The former TOWIE star, 31, also explained that his life is now ‘completely different’ compared to last year, following his diagnosis with attention deficit hyperactivity disorder.
In an exclusive interview with MailOnline, the Mallet London footwear founder – who has son Brody, two, with reality star fiancée Georgia Kousoulou, 32 – said he is on the ‘right path’ and finally feels stable for the first time in his life.
He said: ‘For me ADHD is a super power, it just needs to be understood properly. If you can understand it and work with it, it can be the best tool you’ll ever get in your life as I can out perform most people in most things.
‘When I was undiagnosed, I couldn’t read and write, I wasn’t able to express myself properly and now I can express myself really really well. I can do meetings with billionaires or sit down with a kid at school who’s in a unit.
Incredible journey: Tommy Mallet has told how he went from being ‘unable to read and write’ and ‘tortured’ by his mind to a multi-millionaire on the Forbes 30 Under 30 rich list
Inspiring: In 2015, the former TOWIE star, 31, channelled his passion for trainers into his own footwear line, Mallet London, and the business clocked £11.8 million in sales in 2020
‘I live a very uncomfortable life because I’m constantly chasing after the next thing and I don’t know the feeling of what being content is.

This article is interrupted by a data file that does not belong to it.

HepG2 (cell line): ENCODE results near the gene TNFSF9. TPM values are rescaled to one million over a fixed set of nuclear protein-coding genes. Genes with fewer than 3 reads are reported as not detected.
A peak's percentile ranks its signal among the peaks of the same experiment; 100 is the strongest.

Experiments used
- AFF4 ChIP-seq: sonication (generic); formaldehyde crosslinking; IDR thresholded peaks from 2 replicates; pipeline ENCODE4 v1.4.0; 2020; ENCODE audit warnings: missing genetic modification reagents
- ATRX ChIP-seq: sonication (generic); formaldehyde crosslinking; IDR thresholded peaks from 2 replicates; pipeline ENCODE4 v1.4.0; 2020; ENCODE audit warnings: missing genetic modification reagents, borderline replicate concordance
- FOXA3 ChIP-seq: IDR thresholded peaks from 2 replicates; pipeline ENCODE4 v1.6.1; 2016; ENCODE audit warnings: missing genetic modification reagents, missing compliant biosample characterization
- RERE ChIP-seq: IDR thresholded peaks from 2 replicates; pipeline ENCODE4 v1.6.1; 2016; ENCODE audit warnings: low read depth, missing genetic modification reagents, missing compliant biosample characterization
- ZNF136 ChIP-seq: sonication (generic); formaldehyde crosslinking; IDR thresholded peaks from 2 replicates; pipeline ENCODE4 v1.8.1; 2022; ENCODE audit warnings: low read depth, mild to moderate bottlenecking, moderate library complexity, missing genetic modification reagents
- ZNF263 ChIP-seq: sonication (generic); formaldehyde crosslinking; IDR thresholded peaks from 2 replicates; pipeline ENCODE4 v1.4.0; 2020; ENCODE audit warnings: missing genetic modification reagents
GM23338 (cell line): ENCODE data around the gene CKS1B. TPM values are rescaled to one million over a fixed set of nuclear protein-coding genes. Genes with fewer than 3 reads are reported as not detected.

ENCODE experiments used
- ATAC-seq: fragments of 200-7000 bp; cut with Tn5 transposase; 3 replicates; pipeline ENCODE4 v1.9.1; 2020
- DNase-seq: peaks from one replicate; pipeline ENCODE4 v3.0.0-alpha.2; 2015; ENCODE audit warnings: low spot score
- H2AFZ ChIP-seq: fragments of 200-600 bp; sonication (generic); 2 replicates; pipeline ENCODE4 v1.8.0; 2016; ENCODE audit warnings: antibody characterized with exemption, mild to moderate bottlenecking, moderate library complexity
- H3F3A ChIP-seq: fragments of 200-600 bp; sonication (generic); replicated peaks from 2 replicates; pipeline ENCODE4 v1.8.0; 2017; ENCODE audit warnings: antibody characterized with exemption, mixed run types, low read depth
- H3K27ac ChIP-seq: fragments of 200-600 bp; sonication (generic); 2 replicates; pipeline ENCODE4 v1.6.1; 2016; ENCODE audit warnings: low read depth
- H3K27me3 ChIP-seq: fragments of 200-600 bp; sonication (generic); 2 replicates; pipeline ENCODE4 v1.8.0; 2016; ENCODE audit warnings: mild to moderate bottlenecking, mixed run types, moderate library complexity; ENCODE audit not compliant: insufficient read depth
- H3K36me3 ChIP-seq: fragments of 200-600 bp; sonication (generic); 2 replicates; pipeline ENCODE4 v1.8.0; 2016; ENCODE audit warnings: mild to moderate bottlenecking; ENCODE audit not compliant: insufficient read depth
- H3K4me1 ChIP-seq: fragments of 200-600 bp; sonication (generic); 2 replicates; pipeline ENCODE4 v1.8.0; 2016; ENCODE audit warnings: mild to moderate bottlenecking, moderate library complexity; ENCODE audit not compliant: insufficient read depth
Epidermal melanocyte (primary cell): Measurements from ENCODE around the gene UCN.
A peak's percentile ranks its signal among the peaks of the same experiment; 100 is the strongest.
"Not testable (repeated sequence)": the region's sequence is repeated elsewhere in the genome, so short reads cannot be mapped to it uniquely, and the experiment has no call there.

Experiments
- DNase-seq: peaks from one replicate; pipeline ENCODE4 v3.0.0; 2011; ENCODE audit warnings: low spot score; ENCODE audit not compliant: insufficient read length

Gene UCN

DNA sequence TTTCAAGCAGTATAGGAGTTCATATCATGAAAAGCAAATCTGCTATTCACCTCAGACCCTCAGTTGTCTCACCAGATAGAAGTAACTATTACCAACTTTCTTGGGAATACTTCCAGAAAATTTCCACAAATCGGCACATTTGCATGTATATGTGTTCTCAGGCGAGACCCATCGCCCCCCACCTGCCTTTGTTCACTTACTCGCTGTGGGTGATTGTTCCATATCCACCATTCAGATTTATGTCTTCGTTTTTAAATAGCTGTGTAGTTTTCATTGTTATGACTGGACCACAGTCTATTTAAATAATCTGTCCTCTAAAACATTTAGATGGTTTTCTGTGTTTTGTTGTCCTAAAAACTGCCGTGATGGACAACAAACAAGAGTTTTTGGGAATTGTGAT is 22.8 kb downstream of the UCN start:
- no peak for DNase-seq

‘The money side is one part of my life but I also want to be a dad and be present as a partner. I’ve really got that balance in the first time in my life.
‘When you’re sitting there, thinking and trying to be the best all the time, it’s very hard to do that but then sit at home and get up late. I have to get up in the morning, I have to train to be half stable.
‘Those who are struggling with ADHD, if you can tap into it like I have and give yourself a routine, it could be so good for you.’
The reality TV star, who left school with no GCSEs after struggling with dyslexia, worked as a carpenter before becoming a reality TV star on TOWIE.
In 2015, Tommy then channelled his passion for trainers into his own footwear line and the business clocked £11.8 million in sales in 2020, with Mallet London shoes and apparel stocked in over 150 stores around the world.
The businessman father-of-one also detailed the mental ‘torture’ he went through during his time on TOWIE, prior to his diagnosis.
Tommy told MailOnline: ‘I’m successful so nothing matters to me any more. I’m past that stage of being a reality TV star.
‘I’ve got this thing where I’m impulsive and where it affected me the most is being so worried about people selling stories or me being involved in something at the wrong time. Now I’m at the stage at my life where I’ve got success the worry has gone.
‘I had so much torture in my head of being thrown off the show or doing something wrong.
‘I did miss out on a lot with having ADHD on TOWIE because I didn’t trust myself in a lot of situations so it did make my journey a bit tougher.
He got emotional as he and fiancée Georgia recalled his troublesome school years living with undiagnosed ADHD.